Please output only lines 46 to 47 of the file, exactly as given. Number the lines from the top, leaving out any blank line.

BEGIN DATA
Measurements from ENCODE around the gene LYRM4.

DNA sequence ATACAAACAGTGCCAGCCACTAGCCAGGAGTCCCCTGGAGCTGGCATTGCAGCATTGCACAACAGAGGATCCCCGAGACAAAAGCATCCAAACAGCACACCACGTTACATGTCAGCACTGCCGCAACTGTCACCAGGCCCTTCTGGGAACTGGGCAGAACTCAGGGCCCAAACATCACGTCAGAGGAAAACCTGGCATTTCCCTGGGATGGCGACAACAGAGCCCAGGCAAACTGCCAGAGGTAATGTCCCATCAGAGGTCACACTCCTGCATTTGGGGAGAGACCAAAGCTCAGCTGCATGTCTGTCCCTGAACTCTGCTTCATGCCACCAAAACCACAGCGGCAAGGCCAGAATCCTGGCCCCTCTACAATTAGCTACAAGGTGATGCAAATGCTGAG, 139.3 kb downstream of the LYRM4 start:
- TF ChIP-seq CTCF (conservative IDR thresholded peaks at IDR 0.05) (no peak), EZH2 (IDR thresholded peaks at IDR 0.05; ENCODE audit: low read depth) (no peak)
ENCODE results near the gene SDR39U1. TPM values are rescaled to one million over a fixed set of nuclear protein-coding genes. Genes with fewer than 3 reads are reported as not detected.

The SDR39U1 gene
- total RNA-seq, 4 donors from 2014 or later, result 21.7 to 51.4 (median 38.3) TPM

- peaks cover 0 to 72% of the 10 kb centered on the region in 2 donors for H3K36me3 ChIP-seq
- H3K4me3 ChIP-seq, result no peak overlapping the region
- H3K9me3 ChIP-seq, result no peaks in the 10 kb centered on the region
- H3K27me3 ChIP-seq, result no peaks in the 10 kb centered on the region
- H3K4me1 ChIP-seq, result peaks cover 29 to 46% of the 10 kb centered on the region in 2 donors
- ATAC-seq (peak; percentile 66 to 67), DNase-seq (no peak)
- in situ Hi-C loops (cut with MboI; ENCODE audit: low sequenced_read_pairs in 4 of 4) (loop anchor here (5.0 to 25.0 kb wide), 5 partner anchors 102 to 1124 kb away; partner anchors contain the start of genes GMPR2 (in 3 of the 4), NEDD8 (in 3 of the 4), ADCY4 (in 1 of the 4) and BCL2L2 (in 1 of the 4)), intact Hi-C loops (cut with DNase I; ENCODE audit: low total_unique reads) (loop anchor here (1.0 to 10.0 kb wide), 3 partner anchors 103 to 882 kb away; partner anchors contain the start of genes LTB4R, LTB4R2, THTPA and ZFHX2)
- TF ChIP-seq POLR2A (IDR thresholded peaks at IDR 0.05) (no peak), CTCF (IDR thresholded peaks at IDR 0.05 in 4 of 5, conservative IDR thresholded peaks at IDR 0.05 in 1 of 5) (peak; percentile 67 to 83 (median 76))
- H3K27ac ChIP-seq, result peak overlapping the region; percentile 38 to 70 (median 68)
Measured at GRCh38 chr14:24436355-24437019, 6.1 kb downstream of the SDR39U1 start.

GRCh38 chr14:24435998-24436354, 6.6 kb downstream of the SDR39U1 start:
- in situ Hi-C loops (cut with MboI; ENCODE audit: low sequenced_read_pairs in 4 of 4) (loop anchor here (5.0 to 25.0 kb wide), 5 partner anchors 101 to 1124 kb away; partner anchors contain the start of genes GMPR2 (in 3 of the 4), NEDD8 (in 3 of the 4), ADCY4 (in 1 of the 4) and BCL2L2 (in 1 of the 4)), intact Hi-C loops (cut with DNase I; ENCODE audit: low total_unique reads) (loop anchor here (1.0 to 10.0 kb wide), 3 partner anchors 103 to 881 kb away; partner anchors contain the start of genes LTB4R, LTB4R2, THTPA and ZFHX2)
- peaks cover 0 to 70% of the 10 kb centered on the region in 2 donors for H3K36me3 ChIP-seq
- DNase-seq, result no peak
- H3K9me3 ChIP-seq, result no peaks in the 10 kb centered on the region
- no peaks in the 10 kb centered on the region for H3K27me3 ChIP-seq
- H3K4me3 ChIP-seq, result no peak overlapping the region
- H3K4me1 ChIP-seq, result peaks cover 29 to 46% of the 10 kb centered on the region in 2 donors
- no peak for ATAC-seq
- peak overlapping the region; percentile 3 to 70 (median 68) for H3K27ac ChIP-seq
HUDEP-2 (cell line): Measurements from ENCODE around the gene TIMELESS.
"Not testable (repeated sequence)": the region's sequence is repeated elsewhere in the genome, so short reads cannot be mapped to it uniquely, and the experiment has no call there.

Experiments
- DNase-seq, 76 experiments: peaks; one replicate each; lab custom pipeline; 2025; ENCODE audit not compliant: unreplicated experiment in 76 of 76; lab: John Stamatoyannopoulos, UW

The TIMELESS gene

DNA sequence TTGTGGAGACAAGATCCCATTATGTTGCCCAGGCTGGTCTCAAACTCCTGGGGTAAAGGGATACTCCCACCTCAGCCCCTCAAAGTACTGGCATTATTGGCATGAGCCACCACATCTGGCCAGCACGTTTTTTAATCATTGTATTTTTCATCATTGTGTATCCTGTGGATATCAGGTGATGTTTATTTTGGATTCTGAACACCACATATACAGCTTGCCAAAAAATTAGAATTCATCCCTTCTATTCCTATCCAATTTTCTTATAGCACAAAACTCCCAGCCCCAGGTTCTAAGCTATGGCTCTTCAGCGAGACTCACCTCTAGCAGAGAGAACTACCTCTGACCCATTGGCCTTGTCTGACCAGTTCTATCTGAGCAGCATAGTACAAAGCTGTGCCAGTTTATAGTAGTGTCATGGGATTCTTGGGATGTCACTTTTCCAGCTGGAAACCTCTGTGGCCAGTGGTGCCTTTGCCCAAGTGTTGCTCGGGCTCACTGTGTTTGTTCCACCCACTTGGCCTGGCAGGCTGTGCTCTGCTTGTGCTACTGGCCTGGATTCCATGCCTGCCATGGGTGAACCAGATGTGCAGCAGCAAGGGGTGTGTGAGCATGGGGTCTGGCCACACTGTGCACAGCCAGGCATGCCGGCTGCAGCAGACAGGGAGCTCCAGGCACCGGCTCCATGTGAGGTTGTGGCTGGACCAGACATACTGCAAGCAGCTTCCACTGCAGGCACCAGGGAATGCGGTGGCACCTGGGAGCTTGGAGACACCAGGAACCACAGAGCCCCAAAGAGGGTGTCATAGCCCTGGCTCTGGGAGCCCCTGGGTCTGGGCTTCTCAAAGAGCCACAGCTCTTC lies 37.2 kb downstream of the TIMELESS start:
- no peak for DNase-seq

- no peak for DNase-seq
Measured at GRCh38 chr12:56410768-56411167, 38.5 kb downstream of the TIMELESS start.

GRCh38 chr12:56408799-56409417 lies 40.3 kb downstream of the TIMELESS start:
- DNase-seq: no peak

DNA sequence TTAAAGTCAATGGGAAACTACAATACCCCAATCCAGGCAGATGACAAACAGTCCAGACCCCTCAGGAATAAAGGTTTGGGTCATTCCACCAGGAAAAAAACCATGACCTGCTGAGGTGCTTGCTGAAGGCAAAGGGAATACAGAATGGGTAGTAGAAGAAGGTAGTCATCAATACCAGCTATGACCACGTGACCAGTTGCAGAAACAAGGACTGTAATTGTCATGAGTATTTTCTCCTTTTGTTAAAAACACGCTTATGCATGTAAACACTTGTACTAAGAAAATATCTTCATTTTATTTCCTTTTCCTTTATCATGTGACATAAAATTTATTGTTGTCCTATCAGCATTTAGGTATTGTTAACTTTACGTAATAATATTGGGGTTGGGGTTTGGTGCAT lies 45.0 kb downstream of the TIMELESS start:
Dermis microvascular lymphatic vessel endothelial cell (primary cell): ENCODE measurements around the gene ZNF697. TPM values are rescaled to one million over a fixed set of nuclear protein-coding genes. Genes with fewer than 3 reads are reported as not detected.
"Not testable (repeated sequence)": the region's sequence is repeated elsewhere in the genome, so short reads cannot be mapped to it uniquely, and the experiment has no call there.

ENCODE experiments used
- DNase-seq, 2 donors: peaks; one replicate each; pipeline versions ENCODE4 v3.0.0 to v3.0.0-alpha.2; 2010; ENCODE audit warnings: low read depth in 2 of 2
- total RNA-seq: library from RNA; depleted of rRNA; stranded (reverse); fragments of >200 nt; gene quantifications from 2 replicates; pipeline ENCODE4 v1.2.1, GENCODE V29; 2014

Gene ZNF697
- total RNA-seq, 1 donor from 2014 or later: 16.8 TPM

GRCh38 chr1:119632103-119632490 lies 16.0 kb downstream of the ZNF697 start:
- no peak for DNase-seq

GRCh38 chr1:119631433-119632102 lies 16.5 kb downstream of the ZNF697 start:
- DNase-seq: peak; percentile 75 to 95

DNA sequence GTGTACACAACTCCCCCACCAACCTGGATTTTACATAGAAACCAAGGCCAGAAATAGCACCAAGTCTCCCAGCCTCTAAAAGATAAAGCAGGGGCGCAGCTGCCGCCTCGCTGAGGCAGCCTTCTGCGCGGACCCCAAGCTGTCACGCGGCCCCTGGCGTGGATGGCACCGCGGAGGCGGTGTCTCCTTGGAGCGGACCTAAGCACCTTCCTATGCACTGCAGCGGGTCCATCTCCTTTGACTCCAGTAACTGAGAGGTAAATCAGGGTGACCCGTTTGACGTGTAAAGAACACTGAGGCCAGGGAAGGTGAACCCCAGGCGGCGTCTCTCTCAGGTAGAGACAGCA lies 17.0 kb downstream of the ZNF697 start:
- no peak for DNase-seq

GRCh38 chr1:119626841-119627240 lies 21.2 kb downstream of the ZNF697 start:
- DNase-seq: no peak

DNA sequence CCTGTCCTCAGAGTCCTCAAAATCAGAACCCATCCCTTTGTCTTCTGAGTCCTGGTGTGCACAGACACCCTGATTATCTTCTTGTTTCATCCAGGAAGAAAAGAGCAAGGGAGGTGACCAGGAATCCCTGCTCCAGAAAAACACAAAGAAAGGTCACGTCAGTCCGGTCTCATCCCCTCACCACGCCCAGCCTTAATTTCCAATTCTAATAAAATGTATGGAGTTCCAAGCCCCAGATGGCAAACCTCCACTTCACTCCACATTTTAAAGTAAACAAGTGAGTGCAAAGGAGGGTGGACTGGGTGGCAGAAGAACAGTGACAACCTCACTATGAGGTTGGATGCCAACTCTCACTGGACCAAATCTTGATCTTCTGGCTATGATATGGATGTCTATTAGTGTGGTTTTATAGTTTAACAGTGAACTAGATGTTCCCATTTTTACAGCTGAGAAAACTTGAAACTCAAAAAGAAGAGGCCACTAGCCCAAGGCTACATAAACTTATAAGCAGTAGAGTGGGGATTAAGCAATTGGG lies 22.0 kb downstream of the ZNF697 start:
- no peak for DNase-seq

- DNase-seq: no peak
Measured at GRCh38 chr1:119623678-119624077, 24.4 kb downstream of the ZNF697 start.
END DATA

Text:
GRCh38 chr1:119632103-119632490 lies 16.0 kb downstream of the ZNF697 start:
- no peak for DNase-seq